Lough Neagh is a huge asset and, I believe, an underutilised one. I have said that from my early days of visiting Lough Neagh at Antrim or Oxford Island. I would love to see Lough Neagh more utilised. It is the largest body of fresh water in the United Kingdom.
We have tremendous opportunities from the agri-environment side to reduce pollution in Lough Neagh. It has faced problems with eutrophication in previous years, and that starving of oxygen in the water undermines what we are capable of doing on the Lough Neagh waterways. It is important that we do everything that we can to ensure that Lough Neagh has clean waterways and that the land around it is low in phosphates in particular.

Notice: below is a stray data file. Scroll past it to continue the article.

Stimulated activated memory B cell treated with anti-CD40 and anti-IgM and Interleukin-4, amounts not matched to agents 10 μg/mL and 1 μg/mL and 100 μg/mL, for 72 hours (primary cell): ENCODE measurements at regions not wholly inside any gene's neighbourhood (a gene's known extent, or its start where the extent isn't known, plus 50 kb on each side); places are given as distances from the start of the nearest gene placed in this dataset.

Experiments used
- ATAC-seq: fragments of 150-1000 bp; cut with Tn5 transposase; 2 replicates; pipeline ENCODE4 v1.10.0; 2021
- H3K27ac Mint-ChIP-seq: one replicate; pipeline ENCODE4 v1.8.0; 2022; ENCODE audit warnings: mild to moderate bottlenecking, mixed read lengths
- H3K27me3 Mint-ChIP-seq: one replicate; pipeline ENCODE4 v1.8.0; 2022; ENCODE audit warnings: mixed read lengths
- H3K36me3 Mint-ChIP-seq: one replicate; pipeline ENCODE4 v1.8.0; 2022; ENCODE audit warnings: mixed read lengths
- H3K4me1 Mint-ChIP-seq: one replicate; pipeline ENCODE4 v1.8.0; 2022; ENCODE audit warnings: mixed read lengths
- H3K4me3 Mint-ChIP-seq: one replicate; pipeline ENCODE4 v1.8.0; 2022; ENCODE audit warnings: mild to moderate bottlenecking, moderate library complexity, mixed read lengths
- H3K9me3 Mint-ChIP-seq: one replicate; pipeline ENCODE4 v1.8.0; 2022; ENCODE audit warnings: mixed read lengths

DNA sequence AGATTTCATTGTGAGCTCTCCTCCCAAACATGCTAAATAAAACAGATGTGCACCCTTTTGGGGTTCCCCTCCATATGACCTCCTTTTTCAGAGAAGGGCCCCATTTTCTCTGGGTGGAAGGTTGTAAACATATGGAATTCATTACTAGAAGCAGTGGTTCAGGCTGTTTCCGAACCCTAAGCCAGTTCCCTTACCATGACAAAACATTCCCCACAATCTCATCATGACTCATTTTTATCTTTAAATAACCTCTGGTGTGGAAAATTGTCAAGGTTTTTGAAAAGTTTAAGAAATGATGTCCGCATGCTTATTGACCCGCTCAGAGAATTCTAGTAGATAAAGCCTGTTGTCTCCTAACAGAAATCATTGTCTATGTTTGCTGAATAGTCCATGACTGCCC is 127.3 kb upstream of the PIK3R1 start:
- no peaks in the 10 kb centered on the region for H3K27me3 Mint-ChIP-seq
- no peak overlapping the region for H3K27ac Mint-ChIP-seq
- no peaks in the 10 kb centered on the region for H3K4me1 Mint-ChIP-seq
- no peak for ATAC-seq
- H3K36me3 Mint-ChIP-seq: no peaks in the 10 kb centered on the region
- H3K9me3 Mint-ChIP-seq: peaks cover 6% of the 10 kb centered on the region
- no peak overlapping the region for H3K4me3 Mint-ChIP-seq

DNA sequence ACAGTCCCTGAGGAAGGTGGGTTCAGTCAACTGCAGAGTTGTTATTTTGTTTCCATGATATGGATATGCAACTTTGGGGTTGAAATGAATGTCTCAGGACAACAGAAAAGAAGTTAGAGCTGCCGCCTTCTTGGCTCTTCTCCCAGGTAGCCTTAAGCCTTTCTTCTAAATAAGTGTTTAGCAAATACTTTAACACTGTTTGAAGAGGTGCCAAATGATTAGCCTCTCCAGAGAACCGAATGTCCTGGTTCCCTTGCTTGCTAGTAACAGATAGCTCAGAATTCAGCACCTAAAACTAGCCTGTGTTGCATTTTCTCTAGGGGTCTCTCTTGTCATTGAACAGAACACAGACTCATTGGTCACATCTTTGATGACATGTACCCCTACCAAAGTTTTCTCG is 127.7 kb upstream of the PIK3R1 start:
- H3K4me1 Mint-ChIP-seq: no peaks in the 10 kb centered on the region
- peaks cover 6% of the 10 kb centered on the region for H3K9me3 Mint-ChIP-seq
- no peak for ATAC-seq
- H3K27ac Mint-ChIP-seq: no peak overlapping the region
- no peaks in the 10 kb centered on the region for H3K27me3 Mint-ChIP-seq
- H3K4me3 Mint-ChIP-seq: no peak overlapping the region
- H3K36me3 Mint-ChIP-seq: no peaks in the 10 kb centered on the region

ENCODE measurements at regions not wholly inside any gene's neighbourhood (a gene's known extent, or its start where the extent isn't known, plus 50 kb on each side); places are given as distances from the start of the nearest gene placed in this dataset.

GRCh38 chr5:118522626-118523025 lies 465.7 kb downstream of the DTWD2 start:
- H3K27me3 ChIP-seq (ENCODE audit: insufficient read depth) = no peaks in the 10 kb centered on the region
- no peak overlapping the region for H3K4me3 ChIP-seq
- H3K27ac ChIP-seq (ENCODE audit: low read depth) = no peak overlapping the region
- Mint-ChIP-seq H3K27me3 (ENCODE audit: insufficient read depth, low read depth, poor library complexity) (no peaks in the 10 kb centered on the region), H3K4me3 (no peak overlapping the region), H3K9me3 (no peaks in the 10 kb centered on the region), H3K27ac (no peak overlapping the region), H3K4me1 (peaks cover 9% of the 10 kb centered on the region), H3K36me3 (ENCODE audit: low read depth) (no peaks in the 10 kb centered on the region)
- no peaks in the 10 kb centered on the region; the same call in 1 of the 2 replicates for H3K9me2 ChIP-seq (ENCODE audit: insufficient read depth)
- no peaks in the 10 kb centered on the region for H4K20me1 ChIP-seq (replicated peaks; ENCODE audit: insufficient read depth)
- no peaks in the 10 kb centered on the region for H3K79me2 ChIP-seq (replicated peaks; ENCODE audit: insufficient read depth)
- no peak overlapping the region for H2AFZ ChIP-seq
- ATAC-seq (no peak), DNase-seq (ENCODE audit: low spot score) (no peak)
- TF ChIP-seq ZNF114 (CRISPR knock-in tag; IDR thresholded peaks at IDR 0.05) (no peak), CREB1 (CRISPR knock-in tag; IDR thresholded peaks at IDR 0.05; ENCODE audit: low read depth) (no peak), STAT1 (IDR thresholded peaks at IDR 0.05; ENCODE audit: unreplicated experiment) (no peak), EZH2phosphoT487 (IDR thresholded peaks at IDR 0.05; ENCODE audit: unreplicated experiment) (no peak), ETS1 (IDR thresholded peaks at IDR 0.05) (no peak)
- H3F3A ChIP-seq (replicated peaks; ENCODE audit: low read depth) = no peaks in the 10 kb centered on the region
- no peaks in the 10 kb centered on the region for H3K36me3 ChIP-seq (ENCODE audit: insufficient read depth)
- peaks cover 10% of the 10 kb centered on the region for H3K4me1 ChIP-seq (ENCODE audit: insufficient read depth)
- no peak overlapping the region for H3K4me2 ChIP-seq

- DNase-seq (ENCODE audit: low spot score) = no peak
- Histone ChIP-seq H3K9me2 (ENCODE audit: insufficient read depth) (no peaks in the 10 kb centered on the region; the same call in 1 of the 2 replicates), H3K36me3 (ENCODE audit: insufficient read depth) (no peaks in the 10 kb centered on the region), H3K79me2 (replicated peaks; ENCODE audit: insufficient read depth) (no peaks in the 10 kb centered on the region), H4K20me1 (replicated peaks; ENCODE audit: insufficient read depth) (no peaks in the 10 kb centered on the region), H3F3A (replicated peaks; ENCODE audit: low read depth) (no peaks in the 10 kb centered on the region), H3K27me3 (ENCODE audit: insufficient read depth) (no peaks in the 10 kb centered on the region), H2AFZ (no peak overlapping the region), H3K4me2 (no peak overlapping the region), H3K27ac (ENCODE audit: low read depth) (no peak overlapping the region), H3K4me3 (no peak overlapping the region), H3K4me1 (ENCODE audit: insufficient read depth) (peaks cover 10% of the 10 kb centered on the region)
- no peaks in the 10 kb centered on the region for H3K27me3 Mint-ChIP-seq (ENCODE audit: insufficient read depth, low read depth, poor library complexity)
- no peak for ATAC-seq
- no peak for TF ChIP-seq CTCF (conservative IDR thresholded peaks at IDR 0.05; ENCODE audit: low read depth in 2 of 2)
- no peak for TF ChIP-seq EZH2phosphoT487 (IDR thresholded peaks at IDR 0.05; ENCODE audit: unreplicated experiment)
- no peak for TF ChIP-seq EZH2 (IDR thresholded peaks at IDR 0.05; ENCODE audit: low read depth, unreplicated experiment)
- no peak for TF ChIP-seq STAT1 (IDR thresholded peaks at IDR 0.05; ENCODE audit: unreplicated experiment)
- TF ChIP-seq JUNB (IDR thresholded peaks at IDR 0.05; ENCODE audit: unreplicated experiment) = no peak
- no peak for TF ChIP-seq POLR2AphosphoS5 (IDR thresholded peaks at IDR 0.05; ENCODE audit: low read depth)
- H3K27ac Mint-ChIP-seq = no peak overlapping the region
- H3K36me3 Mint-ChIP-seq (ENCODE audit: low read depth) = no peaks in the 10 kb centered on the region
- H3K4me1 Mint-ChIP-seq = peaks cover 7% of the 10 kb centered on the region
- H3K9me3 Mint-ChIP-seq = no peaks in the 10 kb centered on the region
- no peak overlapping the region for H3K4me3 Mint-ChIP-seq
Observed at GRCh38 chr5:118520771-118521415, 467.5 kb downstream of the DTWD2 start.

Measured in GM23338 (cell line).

There is much that we can do through my green growth strategy to ensure that we have a better management system for slurry so that a lot less slurry is spread in generations to come. That is my big aim. I want us to move to the anaerobic digestion of slurry materials and separation and then pelletise the phosphates as opposed to land-spreading it. We do our lidar assessments, and we do our checks of nutrients in the soil and ensure that what is applied is applied appropriately. That would be of great assistance to Lough Neagh.